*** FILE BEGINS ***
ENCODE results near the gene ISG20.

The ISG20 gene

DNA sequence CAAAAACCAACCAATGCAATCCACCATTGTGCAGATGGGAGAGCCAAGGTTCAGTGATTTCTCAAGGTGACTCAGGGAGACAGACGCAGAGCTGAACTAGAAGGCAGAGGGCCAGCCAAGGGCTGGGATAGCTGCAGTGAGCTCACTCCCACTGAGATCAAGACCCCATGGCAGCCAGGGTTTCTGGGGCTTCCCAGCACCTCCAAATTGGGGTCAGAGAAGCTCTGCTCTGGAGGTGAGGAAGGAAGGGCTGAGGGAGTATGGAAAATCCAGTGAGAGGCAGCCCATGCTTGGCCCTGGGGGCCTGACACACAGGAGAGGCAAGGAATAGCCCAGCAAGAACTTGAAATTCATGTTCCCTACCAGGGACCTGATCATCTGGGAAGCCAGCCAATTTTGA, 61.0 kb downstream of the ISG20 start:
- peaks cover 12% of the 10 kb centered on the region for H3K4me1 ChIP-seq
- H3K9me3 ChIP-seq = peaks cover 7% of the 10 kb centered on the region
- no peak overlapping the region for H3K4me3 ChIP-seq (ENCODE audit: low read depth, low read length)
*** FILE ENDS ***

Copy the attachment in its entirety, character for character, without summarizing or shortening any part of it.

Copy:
ENCODE results near the gene ISG20.

The ISG20 gene

DNA sequence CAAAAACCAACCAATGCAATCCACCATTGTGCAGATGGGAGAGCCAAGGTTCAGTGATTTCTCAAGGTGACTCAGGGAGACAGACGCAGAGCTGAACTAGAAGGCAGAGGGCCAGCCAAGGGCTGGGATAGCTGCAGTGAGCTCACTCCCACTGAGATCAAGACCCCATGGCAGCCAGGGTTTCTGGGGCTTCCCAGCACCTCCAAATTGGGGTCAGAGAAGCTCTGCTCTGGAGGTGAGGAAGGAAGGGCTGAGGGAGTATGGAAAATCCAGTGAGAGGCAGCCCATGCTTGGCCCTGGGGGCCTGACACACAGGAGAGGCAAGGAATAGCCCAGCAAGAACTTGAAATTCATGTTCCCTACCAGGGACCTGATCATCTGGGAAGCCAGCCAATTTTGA, 61.0 kb downstream of the ISG20 start:
- peaks cover 12% of the 10 kb centered on the region for H3K4me1 ChIP-seq
- H3K9me3 ChIP-seq = peaks cover 7% of the 10 kb centered on the region
- no peak overlapping the region for H3K4me3 ChIP-seq (ENCODE audit: low read depth, low read length)